Dangerous side effects, ASPS study says
Flip through any women’s magazine and you are sure to find advertisements hawking pills to enlarge women’s breasts. But do these pills actually work? Probably not, says the American Society of Plastic Surgeons (ASPS). Not only are breast enhancement pills unproven, they could be dangerous, according to a study published in Plastic and Reconstructive Surgery® (PRS), the official medical journal of the ASPS. "There are upward of 30 different herbal products advertised widely on television, in magazines and on the Internet alleging to enhance the size of women’s breasts; however, there have been no scientifically sound clinical trials proving they work," said Thomas Lawrence, MD, Chair of the Plastic Surgery Educational Foundation (PSEF) Device and Technique Assessment Committee.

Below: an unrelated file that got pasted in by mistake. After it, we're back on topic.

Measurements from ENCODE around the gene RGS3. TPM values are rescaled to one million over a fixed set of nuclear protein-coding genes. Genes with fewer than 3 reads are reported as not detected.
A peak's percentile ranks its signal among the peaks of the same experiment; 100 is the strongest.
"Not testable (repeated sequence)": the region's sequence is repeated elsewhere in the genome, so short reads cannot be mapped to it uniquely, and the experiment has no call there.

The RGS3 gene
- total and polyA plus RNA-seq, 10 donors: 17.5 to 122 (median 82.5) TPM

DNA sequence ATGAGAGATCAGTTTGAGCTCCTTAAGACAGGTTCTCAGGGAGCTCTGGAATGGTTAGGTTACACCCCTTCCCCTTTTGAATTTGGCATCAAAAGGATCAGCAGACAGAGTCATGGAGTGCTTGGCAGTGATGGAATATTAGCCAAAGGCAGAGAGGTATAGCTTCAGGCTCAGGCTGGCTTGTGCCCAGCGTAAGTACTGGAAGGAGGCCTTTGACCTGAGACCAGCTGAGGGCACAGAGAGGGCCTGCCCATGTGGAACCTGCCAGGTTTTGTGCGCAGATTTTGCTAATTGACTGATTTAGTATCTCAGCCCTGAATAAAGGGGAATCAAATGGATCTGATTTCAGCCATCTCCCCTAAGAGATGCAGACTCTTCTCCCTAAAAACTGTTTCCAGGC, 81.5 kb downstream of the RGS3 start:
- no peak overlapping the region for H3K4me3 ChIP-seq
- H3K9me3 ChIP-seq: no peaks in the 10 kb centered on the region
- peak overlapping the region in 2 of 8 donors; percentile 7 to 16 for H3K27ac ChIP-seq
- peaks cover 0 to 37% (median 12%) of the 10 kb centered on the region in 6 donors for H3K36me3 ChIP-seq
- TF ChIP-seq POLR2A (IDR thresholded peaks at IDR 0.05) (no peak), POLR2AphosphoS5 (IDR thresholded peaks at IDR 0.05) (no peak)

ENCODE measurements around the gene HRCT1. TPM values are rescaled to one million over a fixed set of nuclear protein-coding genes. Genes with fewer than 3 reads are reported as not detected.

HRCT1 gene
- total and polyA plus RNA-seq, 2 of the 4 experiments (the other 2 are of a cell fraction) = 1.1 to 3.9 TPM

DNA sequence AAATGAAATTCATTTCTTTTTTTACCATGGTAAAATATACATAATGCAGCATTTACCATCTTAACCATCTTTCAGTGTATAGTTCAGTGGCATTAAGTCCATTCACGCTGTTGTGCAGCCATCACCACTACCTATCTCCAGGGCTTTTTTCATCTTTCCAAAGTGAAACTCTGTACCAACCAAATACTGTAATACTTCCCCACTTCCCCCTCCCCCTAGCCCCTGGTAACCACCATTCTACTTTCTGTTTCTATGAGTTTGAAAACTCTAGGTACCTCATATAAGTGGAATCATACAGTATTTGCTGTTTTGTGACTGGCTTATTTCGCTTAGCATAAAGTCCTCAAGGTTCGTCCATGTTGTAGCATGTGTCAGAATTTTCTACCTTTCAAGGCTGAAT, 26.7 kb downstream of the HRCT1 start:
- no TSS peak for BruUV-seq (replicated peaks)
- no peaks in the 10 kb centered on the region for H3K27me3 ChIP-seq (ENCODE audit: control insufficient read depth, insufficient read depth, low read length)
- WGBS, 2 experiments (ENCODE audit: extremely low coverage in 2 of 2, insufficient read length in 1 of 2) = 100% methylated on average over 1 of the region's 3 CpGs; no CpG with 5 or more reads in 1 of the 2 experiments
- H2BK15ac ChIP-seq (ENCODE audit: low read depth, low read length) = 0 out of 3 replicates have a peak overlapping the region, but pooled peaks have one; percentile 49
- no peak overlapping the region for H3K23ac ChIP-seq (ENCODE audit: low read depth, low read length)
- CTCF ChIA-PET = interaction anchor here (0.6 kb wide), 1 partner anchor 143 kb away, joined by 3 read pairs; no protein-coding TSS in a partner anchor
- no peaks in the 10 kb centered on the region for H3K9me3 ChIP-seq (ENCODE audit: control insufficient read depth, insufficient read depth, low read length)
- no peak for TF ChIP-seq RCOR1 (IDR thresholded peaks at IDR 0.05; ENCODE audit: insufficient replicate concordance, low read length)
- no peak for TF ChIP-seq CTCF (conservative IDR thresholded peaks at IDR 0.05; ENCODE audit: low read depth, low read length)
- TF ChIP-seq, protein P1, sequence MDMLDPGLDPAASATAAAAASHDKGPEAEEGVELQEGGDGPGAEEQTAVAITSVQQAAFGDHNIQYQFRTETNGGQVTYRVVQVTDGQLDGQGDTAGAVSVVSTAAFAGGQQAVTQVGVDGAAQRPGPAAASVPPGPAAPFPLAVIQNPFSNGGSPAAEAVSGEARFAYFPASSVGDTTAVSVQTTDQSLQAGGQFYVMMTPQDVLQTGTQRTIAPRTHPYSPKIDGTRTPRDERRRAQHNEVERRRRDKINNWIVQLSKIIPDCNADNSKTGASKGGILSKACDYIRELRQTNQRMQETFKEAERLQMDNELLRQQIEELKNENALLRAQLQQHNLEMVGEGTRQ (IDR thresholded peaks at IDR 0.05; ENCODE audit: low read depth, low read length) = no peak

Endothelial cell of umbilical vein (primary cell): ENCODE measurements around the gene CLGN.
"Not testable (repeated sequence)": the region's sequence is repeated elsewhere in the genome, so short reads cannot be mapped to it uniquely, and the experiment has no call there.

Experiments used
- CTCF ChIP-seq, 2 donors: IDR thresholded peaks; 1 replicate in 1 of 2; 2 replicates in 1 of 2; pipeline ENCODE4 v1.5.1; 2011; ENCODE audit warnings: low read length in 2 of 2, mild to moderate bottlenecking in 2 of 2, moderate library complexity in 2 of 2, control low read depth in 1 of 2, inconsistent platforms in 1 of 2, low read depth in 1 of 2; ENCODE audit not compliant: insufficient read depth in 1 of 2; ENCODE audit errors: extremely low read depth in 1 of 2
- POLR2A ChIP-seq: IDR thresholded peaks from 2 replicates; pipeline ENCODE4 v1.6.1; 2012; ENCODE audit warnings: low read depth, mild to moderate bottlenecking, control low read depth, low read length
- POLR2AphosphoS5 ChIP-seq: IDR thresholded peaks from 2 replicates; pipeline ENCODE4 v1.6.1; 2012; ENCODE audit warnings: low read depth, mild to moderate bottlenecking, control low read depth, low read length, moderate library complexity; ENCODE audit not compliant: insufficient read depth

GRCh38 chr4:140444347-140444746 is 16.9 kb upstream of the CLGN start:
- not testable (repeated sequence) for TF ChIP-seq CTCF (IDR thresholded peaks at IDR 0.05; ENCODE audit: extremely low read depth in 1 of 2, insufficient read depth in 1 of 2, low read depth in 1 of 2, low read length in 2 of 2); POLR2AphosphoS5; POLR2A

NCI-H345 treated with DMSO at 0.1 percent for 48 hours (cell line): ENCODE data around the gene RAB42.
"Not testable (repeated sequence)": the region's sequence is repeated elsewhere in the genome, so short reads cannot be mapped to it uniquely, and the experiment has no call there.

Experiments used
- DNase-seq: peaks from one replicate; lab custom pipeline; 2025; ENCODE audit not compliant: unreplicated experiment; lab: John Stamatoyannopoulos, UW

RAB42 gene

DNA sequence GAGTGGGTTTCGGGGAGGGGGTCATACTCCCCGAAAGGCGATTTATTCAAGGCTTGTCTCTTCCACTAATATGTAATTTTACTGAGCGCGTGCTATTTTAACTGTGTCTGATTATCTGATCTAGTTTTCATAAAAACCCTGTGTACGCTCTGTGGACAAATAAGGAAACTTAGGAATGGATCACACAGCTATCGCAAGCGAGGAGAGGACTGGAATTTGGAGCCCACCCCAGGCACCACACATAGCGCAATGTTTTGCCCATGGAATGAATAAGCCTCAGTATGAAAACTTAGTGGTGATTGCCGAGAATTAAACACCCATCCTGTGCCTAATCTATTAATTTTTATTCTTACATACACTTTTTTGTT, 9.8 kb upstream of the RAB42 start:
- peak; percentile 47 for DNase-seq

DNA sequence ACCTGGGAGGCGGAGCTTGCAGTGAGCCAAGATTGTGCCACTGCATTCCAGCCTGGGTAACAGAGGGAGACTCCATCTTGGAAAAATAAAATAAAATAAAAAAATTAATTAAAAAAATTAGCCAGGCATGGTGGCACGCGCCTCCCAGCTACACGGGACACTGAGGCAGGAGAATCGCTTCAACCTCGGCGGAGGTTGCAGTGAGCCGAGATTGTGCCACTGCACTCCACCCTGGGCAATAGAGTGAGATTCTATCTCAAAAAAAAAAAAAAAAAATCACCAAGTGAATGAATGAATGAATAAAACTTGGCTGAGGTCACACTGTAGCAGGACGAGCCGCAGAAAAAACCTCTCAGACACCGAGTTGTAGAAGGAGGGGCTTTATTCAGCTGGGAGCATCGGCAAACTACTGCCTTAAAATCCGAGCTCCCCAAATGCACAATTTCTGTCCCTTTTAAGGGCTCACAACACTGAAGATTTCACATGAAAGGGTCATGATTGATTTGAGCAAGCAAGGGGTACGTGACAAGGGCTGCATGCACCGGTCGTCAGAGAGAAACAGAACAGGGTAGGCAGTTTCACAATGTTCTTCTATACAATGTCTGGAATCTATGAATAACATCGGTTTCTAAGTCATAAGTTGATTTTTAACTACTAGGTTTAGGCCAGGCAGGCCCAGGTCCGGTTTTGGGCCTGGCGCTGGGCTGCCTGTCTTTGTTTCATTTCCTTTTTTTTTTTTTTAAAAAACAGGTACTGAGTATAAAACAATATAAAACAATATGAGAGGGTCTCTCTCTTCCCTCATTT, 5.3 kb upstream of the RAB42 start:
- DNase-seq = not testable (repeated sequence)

Breast enhancement pills have become a lucrative industry in recent years due to their "guaranteed" safety and low cost compared to breast augmentation; however, these pills are sold as herbal supplements and are not subject to the U.S. Food and Drug Administration’s scrutiny for safety and effectiveness. Although manufacturers claim to have studies that prove their products work, the majority of the data is derived from historical anecdotes and isolated, limited studies, according to PRS. While these pills promise an easy and inexpensive way to have larger breasts, many women may be placing their health in danger, the study states. "It’s what we don’t know about these pills that scares many physicians," said Dr. Lawrence. "The primary active ingredients found in these supplements can be dangerous when mixed with other medications. Because many women who want bigger breasts self-prescribe these pills, they may be placing themselves in harms way without even knowing it."
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